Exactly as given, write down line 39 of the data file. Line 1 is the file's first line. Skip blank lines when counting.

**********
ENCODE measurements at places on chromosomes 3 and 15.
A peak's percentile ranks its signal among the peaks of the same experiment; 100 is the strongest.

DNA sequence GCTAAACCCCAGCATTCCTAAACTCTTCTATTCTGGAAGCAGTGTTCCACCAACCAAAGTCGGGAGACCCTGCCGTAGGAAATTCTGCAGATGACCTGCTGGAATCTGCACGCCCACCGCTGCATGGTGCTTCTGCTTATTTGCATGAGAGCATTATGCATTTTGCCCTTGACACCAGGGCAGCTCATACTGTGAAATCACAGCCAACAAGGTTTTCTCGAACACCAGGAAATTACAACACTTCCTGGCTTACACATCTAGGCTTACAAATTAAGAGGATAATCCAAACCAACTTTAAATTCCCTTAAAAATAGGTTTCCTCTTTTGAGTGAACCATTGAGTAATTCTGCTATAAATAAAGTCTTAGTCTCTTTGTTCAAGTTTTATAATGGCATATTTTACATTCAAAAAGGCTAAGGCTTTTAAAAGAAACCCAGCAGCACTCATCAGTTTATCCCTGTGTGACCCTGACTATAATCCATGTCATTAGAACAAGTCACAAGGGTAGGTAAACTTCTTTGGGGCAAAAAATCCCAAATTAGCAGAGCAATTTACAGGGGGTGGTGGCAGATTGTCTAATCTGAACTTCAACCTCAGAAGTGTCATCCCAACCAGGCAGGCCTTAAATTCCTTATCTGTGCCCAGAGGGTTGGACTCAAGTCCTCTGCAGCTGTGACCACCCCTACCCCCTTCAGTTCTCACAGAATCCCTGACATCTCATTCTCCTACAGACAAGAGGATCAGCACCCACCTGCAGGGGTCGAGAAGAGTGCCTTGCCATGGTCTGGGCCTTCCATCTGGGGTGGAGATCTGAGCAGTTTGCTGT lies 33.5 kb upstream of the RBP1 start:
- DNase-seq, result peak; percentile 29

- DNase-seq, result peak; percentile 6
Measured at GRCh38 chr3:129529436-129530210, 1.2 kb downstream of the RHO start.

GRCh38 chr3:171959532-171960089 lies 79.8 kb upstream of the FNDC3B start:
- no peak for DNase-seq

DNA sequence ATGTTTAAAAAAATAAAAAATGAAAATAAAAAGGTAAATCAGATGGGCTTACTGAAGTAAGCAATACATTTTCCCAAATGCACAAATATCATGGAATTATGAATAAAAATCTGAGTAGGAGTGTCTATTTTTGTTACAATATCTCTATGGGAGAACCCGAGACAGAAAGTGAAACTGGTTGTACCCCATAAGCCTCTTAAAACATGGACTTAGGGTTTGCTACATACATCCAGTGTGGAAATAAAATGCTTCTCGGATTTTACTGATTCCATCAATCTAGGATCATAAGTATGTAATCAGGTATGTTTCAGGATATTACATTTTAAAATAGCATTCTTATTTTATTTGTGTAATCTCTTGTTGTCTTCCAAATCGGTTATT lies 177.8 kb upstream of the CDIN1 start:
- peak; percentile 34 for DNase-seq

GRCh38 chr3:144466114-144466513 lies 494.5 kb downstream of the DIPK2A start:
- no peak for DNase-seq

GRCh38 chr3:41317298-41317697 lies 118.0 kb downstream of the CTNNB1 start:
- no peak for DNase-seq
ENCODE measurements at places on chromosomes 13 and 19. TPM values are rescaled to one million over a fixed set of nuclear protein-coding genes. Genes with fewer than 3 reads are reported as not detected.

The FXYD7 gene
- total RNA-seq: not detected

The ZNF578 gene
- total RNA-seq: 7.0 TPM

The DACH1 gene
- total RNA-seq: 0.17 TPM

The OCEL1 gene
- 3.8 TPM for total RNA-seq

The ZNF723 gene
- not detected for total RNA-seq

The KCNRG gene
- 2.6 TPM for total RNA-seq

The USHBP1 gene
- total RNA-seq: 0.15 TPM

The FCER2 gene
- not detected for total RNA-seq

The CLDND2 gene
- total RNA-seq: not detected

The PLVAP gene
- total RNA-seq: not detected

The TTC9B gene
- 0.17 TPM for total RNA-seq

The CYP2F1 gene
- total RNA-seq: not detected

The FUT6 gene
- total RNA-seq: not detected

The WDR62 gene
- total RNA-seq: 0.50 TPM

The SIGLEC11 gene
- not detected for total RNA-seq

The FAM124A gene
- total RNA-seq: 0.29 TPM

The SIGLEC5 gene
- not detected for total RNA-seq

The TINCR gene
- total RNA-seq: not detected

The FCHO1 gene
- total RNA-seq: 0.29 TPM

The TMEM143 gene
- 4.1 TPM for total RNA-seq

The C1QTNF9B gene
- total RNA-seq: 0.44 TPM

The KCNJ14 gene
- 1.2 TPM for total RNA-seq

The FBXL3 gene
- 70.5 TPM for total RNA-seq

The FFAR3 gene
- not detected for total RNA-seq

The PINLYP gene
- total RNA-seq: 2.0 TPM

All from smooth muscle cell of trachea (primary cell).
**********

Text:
- total RNA-seq: not detected